On an awful morning

By 7th October 2019 No Comments

It’s just gone 5am, and Sam’s moved out into the lounge to sleep and I’m playing it fast and loose by moving Mikaere into our bed. He’s on o2, but despite it his heart rate is through the roof, his respiratory rate is ridiculous – he’s working hard to breathe.

There are tubes and wires everywhere, and Mikaere is frustrated at the mask on his face and keeps tangling his fingers in all the tubes.

I’m trying really hard to hold it together. But I hate this. I hate that my baby is struggling. I hate that we have to have monitors and alarms and tanks of o2 by our bedside. I hate that at this point I don’t know whether we’ll still be here in bed in the next hour or in a&e.

We all desperately need the sleep. Sam’s night ‘shift’ finished only three scant hours ago when he finally got to go to bed, and I’m run down and exhausted and poor kaikai, he needs the recovery time. Instead he’s thrashing about trying to get his mask off, and the stats monitor is kicking off because his heart rate is too high. (A typical heart rate for a sleeping toddler is between 80 – 120 beats per minute. The stat monitor reads 173 beats per minute right now. That’s me in the middle of a HIIT class!).

It’s just, Kai being ill is such a trial. And I hate this. I think frequently about how neurotypical parents get to go to sleep at night and not worry whether they’ll end up in the a&e before their alarm goes off. About how they’re not woken by stat monitors, heart racing as they try see if their baby is blue or not.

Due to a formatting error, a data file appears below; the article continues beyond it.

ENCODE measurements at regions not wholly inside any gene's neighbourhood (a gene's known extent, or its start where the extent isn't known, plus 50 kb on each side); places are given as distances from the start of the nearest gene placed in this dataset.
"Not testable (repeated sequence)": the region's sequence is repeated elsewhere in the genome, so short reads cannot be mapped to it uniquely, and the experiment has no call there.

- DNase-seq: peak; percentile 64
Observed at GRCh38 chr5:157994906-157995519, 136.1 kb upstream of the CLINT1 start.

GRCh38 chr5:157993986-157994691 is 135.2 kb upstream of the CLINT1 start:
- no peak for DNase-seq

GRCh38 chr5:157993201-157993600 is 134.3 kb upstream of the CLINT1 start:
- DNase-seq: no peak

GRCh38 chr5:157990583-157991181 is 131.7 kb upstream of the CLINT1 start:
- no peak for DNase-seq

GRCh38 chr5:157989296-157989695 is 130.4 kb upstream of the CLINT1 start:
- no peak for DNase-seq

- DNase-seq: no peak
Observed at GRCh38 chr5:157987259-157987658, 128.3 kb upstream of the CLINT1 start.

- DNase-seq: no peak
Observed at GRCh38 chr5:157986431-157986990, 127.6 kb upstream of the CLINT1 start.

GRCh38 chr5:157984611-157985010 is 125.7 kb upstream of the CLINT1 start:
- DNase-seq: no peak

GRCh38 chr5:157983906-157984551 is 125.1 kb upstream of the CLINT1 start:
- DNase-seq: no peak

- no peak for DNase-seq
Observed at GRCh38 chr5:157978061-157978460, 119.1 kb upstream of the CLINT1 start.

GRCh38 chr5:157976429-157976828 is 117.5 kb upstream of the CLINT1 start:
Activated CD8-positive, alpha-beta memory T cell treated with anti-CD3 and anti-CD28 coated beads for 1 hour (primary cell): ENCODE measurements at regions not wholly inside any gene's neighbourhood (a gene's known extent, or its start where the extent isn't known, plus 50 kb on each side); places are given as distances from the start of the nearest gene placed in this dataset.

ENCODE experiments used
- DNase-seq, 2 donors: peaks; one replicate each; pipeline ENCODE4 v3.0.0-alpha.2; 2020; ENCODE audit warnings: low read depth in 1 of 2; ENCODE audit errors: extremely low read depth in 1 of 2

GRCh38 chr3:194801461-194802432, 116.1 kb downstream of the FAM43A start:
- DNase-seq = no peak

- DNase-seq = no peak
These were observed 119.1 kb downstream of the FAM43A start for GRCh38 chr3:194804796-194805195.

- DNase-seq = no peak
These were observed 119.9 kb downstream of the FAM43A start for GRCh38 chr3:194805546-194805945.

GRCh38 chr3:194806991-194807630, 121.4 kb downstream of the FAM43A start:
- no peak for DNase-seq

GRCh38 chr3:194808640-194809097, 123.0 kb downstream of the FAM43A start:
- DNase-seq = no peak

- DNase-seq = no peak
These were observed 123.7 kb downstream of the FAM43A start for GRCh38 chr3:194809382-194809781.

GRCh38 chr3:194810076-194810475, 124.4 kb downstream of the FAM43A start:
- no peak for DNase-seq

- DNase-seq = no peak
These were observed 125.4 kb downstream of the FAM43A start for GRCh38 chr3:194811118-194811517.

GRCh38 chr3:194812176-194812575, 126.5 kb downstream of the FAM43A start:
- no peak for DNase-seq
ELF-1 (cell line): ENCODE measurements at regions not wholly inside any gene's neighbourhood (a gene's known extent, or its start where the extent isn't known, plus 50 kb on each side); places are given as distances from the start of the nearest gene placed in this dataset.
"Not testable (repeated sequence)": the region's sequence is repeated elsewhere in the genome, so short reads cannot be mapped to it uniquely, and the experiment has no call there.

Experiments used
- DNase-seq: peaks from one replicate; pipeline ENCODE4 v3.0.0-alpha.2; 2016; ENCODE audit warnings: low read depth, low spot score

I hate the special needs life, you guys. It’s so royally awful, and my baby suffers and there’s no way to fix this

I read a book a while back, called ‘Was this the plan?’ about a special needs Mum and how she managed her through daughters life and again through her husbands trial with cancer. She says frequently that you can’t do anything about the cards you’re dealt, but you can decide how you play them. BS, is what I think. There’s no good way to play these cards. There is no way to accept the unacceptable. There is no way I’m going to be okay with my son living a life of pain and suffering. With my baby living a life less than what everyone else expects and enjoys.

And if I’m being honest, that entire book was a factual recount of an awful series of events, pain, grief and death. What was missing was any kind of emotional accounting. That’s what would have been helpful to me. How to manage these roiling emotions when life is one emergency after the next, when you don’t have any emotional capacity left and you’re in the dark place.

Because that’s what I want to know. How do I survive this grief, when I don’t even know whether we’re all going to get through this morning?

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